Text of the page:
Reporter: On Bali, if you tell people not to travel to everywhere where you have some piece of intelligence, no one would travel anywhere, would they?

Rudd: No one is pretending that Mr Downer could have prevented Bali. But what we are saying is that Mr Downer had a responsibility to put the information he had on Bali out into the public domain; people could have then made up their own minds.

Let’s just recount the record on that very quickly. Mr Downer had two specific pieces of intelligence on Bali in his possession, one dated September 27 2002 which was in written form and the second dated June 2002 which in oral form. Both of them said that Bali was a terrorist target, specifically in the case of the June intelligence briefing, that it was a terrorist target for Jemaah Islamiah.

Now the Australian people are simply saying “why didn’t you put that information out into the public domain?” So far, we have a very thin response from the Foreign Minister as to why he didn’t.

Reporter: Mr Downer says he gets pieces of information all the time as to possible threats. Do you concede that it is difficult to put out advisories on every bit of that advice?

Rudd: Well let’s put all this into context. First of all we had the terrorist attacks on

September 11 by al Qaeda. Secondly, over the summer of 2001-2002 we had Australia go to war against al Qaeda in Afghanistan to destroy al Qaeda. Three, we then have al Qaeda’s cousin terrorist organisation, Jemaah Islamiah ,off and running throughout South East Asia in the first half of last year. All of that is on the public record. We get to June last year and Mr Downer is provided with specific intelligence information which says that Bali is a desirable terrorist target and, furthermore, that nightclubs are high on terrorist targeting priorities.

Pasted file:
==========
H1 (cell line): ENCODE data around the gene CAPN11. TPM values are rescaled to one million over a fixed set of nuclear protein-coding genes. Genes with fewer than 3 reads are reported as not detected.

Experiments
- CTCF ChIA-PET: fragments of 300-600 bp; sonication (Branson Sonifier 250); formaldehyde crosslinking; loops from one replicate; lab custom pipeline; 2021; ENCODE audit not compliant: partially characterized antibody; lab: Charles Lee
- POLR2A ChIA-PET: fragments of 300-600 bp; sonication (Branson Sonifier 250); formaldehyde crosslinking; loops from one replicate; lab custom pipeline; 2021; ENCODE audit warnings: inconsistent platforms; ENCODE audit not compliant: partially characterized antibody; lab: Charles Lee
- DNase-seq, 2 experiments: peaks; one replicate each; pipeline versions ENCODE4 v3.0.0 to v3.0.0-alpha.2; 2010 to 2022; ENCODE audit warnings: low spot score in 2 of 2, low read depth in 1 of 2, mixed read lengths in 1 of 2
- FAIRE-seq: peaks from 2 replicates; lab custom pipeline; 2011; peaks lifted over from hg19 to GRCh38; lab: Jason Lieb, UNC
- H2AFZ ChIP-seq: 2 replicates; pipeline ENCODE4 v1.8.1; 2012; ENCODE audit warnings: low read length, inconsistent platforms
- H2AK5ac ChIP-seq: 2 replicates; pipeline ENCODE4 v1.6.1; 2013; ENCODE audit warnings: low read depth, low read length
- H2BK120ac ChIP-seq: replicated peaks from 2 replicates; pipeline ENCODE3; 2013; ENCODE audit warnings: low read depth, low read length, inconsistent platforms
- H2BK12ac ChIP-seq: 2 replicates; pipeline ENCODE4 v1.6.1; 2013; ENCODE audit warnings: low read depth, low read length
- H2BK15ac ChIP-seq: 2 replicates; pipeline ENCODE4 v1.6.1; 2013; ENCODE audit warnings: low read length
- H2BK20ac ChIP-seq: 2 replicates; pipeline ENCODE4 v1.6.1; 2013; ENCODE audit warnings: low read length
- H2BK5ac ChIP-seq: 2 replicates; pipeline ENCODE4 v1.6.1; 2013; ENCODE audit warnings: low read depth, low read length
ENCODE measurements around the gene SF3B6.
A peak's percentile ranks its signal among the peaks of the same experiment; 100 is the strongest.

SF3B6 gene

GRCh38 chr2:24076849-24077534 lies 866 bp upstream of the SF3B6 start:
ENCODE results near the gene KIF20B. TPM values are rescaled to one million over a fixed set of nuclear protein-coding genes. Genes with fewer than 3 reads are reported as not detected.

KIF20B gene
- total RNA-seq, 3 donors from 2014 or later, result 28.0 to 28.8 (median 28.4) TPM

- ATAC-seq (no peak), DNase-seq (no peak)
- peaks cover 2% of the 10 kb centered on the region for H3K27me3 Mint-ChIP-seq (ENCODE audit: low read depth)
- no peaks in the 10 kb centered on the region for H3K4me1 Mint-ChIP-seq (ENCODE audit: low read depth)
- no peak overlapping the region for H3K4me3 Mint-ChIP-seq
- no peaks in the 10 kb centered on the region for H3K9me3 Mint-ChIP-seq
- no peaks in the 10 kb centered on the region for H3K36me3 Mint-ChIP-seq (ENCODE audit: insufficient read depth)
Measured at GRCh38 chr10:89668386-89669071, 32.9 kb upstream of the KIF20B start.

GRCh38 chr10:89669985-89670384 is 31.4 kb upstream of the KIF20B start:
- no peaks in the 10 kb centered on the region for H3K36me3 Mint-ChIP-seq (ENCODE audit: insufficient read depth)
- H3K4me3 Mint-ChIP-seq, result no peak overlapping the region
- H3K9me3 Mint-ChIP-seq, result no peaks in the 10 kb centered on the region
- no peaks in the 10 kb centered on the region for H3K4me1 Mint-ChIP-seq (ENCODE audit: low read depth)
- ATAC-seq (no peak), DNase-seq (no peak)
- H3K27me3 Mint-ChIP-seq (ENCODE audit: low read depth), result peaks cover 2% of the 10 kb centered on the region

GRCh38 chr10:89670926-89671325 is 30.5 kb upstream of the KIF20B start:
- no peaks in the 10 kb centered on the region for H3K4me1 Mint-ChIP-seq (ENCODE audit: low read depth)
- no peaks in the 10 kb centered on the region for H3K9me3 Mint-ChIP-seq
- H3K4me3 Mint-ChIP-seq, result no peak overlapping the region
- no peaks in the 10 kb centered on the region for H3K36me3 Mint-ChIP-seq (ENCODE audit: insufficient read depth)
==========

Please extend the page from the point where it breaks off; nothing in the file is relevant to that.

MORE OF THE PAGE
Now if this was simply a piece of isolated information, completely unattached from what was going on in the broader terrorism environment, you can understand Mr Downer perhaps putting it to one side. But Mr Downer received specific intelligence on Bali on the back of this mounting terrorist threat by Jemaah Islamiah building up over the previous six months. He should have put it out into the public domain, and he knows it.

Reporter: If you were Foreign Minister at the time, would you have changed the travel advice?

Rudd: If I had the information available to me that Mr Downer had available to him, and if I had a clear understanding of the emerging general threat from Jemaah Islamiah after Australia went to war against al Qaeda, frankly, I would have had no alternative but to put this information into the domain. Mr Downer knows that. Why do you think Mr Downer is hyperventilating in his press conferences in Phnom Penh at the moment? He knows that he should have done this differently. It is time Mr Downer had the guts to admit that he just got it wrong.

One final thing on Burma. Mr Downer is currently in South East Asia. Mr Downer has yet to back away from his Government’s policy “constructive engagement” with the Burmese military regime. The Burmese military regime has placed under protective custody Aung San Suu Kyi and members of her political movement. Frankly, this demonstrates once and for all that when it comes to dealing with the Burmese military regime it is simply not possible to conduct business as usual. I’m calling upon Mr Downer to formally abandon his policy of so-called “constructive engagement” with the Burmese military regime. It is time Australia took some tough action. It is time Australia engaged in implementing appropriate targeted sanctions against the Burmese regime.

Reporter: What sort of sanctions would they be?

Rudd: When it comes to the definition of appropriate targeted sanctions there are a type which deal with the international financial transactions of members of the regime, their personal international travel, that also of their families, and it is possible to go beyond that as well. That is the menu of targeted sanction options which Mr Downer should be implementing now, as well as considering broader sanctions as well.

Ends.

Further information: Alister Jordan 0417 605 823